The images are at once artistic and informative, weaving together themes in astrobiology, planetary science, and astronomy. Including contributions from backyard astronomers, large telescopes in space, and even point-and-shoot cameras of field researchers, the collection represents the current state of exploration as seen through the eyes of the scientific community. Thanks to all who contributed to the collection!

Applications are invited for an experienced research scientist to join NASA Ames in
defining the field of Space Synthetic Biology. Applications are being accepted through Friday, May 27, 2011.

Building on decades of cutting edge scientific achievements, NASA Ames Research Center is creating a new, interdisciplinary, research effort to use synthetic biology as an enabling technology to explore our solar system.

As a recognized expert and leader, you will establish a Center for Space Synthetic Biology and play a key role in defining the field. You will direct start-up funds (subject to appropriation) intended to fund your salary, lab equipment, graduate students, and post-doctoral students, and grow research capabilities to build this center into a world-renowned establishment. You will recruit and lead research teams, compete for grants, and collaborate with others within and outside of NASA. You will provide strategic consulting to NASA management in defining the research directions and priorities for applying Synthetic Biology to achieve the goals and objectives of the Agency. Your research strategy and partnerships will leverage investments in research and technology by industry, foundations, universities, and other agencies. You will serve as a key agency interface to the Synthetic Biology community to further NASA's programmatic goals and objectives.

The Center for Space Synthetic Biology at NASA Ames Research center is being created to harness biology in reliable, robust, engineered systems to support NASA's exploration and science missions, to improve life on Earth, and to help shape NASA's future. With the promise of engineered biology on Earth within reach, NASA's Center for Space Synthetic Biology aims to develop advanced concepts for Synthetic Biology applications in space.

Your research will create advances in one or more of the following areas: advanced materials; biological life support and in situ resource utilization; radiation and gravitational biology countermeasures; human health; advanced sensing; food production; fuel production; thermal management; understanding the origins and evolution of life and possible alternative biochemistries, physical limits and evolution of organic life. Useful skills include molecular dynamics simulations of biological systems, multi-scale modeling and coarse-graining techniques, modeling of metabolism and methods of bioinformatics. Willingness to broaden scientific interests to the analysis of genomic and metabolic data from future biologically oriented missions and ground based studies is desired.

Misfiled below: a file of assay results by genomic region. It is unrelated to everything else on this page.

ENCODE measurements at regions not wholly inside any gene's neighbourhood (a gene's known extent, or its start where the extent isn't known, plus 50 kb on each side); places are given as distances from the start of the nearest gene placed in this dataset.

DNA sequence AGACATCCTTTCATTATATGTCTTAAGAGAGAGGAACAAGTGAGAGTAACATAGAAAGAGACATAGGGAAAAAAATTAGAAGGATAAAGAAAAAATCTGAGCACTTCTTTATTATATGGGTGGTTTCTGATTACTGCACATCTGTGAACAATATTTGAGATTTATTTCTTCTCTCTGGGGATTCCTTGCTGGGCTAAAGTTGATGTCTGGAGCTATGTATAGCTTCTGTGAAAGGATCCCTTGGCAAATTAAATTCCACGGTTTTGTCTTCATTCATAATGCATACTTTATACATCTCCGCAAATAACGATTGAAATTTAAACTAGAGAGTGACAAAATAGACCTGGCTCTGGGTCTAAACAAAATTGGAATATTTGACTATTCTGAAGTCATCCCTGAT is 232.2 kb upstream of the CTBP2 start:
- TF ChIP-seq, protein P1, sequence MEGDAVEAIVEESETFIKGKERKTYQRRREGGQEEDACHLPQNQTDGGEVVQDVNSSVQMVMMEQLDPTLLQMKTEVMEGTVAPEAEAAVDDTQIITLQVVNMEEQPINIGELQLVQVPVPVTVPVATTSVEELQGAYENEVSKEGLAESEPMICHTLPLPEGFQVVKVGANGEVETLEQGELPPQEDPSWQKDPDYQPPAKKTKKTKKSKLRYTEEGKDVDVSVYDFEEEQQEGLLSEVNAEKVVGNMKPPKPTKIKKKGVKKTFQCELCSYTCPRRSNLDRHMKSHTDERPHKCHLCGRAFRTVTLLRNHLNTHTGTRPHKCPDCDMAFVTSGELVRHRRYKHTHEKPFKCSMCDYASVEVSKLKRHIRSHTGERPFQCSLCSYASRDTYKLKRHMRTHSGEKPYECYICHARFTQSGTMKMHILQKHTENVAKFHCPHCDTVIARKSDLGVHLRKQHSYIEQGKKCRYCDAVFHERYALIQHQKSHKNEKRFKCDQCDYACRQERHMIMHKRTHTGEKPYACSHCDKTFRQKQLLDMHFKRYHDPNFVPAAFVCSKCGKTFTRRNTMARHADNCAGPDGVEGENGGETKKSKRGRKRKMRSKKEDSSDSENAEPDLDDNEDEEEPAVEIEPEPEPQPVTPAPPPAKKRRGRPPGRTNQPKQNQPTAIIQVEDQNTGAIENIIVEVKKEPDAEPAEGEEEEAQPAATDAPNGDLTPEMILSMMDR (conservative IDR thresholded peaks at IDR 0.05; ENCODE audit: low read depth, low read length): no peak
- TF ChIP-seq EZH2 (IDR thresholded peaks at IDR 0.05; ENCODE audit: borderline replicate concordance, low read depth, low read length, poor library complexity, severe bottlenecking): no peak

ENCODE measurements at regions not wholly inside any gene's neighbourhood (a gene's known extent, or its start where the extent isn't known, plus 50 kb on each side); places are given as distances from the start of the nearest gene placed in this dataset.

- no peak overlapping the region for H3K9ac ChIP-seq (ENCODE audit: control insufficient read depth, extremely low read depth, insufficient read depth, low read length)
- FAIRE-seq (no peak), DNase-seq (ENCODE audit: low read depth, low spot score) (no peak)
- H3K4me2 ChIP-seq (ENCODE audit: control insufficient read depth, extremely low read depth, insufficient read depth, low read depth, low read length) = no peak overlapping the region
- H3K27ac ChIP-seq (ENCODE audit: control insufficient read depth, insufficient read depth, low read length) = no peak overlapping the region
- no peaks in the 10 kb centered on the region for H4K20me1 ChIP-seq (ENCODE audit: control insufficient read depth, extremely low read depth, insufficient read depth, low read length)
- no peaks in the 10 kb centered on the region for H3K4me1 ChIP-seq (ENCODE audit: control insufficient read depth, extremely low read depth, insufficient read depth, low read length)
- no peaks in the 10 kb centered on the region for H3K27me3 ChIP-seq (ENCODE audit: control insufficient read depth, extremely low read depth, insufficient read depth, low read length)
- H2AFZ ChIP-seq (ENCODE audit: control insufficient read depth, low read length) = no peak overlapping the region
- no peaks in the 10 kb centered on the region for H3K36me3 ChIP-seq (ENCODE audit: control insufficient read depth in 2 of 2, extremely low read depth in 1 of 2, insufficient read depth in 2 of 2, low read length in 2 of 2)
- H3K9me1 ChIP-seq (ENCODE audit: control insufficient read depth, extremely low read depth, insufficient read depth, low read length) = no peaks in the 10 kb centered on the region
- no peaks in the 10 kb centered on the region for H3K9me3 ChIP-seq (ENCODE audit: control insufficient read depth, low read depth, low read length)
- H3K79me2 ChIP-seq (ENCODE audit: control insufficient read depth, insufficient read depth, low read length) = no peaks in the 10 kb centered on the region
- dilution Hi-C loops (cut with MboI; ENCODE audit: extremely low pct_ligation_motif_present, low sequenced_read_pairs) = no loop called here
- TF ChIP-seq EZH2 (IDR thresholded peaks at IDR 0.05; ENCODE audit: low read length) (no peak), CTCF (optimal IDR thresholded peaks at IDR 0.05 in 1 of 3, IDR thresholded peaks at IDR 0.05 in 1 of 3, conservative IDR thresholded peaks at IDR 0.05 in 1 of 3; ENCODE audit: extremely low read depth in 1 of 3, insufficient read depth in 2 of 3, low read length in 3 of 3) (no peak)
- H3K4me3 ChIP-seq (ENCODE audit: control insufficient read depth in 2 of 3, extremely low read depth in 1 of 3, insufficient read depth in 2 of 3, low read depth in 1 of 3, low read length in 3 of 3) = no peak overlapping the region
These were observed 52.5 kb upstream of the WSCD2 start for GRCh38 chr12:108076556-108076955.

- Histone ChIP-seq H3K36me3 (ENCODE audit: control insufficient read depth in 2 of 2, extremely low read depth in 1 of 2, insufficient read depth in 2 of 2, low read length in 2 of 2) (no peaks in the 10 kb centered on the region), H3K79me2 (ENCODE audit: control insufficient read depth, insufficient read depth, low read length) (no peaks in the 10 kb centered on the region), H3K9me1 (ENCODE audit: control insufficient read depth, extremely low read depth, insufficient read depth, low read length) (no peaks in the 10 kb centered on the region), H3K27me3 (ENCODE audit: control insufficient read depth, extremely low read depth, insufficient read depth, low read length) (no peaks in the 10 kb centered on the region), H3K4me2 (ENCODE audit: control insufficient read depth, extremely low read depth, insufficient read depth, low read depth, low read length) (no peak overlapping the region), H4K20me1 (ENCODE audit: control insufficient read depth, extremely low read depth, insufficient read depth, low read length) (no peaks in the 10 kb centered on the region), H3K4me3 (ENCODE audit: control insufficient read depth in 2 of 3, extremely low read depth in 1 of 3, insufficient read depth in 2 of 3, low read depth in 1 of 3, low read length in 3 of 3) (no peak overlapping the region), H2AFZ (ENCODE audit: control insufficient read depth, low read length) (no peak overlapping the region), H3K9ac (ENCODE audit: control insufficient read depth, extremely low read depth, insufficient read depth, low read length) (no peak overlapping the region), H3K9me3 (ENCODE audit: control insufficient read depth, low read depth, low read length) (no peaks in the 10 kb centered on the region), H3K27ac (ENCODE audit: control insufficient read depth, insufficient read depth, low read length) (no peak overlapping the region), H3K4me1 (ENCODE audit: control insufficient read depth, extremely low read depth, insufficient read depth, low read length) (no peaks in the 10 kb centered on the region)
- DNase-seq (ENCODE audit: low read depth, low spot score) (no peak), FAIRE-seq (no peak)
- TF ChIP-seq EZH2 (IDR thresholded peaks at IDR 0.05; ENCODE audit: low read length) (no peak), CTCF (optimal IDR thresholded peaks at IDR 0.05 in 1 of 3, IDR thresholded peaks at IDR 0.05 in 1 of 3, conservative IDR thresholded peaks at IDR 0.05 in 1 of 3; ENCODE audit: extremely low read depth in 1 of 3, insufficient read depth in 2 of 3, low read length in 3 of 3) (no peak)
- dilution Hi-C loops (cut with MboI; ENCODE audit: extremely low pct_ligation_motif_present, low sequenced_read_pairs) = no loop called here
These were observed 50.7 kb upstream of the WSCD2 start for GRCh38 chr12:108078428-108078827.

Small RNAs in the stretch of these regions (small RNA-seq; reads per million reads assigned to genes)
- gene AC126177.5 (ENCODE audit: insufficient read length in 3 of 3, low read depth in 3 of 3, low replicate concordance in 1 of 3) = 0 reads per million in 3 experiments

At NASA, your research could change the world and enable exploration of new ones.

US Citizenship is required.

Interested applicants should apply directly to USAJobs to vacancy number AR11B0066 at http://jobsearch.usajobs.gov/ftva.asp?opmcontrol=2240258

The National Space Biomedical Research Institute (NSBRI) is soliciting applications for its Postdoctoral Fellowship Program. The two-year fellowships are available in any U.S. laboratory carrying out space-related biomedical or biotechnological research.

Applicants are required to submit proposals with the support of a mentor and institution, and all proposals will be evaluated by a peer review panel.

Selected applicants receive a stipend, allowance for health insurance, and travel funds for related scientific meetings. Also, an optional, competitive third-year of fellowship support is available.

Detailed program and application submission information is available at http://www.nsbri.org/FUNDING-OPPORTUNITIES/Current-Announcements/.

Proposals must be submitted electronically via the NASA Solicitation and Proposal Integrated Review and Evaluation System (NSPIRES) at:
http://nspires.nasaprs.com .

Notices of intent are due May 18, 2011, and the application deadline is June 20, 2011. Questions may be directed to David A. Watson, Ph.D., NSBRI Postdoctoral Fellowship Program, by email, postdoc@www.nsbri.org, or by phone, 713-798-7412.

NSBRI, funded by NASA, is a consortium of institutions studying the health risks related to long-duration spaceflight and developing the medical technologies needed for long missions. The Institutes science, technology and education projects take place at more than 60 institutions across the United States.

The Nordic Network of Astrobiology Graduate Schools is coordinated from Stockholm University and currently comprises six Nordic universities, one in the Baltic States (Estonia), and one in the US. The Nordic Network is formally now an Affiliate Partner of the NAI. The universities and local coordinators of the Network are:

* University of Bergen, Norway (Dr. Nicola McLoughlin)
* University of Aarhus, Denmark (Dr. Liv Hornekaer)
* University of Turku, Finland (Dr. Kirsi Lehto)
* University of Copenhagen, Denmark (Dr. Uffe Grae Jorgensen)
* University of Iceland/IMO (Dr. orsteinn orsteinsson)
* University of Tartu, Estonia (Prof. Kalle Kirsimaee)
* University of Hawai'I, USA (Prof. Karen Meech)
* Stockholm University, Sweden (Dr. Wolf Geppert, Network Coordinator)

The Nordic Network has been engaged in a variety of activities, mainly focused on graduate training. In addition, many Network members are active in interdisciplinary astrobiology research, in many cases in collaboration with US investigators.

The NAI and the Nordic Network envision that the partnership will focus initially on the following areas:

* participation of Nordic and U.S. students and young scientists in courses organised by the Nordic Network and the NAI, such as the prior Nordic-NASA Summer/ Winter Schools;
* participation of Nordic researchers in NASA Astrobiology Focus Groups;
* exchanges of U.S. and Nordic scientists and students to perform research at each other's institutions;